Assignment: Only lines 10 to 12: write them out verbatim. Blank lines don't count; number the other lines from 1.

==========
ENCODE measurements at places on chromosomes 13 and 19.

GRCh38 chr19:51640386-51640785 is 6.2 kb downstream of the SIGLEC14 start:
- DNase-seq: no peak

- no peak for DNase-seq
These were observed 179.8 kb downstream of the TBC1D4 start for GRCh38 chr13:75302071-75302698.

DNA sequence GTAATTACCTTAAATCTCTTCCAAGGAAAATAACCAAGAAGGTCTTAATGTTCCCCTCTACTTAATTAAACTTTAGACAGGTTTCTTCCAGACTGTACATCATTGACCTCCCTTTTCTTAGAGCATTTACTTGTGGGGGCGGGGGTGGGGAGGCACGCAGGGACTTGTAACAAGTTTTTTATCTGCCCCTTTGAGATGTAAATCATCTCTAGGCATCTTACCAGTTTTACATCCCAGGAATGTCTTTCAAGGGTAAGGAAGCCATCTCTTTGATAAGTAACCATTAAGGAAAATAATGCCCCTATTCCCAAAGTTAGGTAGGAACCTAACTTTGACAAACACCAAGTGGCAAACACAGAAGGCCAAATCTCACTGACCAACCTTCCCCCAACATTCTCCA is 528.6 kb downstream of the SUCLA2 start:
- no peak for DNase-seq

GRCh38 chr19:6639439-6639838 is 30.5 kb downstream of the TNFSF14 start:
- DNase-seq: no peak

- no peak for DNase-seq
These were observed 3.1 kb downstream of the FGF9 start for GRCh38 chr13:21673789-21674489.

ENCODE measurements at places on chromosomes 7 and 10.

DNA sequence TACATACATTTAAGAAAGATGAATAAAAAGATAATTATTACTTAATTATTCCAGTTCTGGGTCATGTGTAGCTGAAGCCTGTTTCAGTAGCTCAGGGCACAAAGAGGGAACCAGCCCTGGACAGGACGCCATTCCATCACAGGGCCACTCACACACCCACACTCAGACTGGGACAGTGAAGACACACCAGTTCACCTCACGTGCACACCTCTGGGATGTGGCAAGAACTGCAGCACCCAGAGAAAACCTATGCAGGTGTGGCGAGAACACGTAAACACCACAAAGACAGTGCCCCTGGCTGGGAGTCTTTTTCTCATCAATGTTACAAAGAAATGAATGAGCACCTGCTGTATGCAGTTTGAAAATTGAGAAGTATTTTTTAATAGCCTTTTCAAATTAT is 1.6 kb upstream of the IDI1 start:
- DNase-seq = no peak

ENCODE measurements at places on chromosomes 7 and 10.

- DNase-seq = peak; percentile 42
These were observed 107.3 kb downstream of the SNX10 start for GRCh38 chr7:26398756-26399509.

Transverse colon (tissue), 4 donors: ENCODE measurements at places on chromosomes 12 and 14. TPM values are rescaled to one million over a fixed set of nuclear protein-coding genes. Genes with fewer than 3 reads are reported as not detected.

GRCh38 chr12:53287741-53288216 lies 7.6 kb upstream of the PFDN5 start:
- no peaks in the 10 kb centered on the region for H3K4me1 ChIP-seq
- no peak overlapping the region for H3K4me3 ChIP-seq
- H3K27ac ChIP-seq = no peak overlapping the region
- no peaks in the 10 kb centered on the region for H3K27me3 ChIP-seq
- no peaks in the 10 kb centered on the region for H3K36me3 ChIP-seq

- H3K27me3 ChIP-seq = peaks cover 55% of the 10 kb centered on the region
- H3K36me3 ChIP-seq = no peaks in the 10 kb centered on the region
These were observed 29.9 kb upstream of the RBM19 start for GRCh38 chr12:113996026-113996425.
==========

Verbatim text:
- no peak for DNase-seq
These were observed 3.1 kb downstream of the FGF9 start for GRCh38 chr13:21673789-21674489.

ENCODE measurements at places on chromosomes 7 and 10.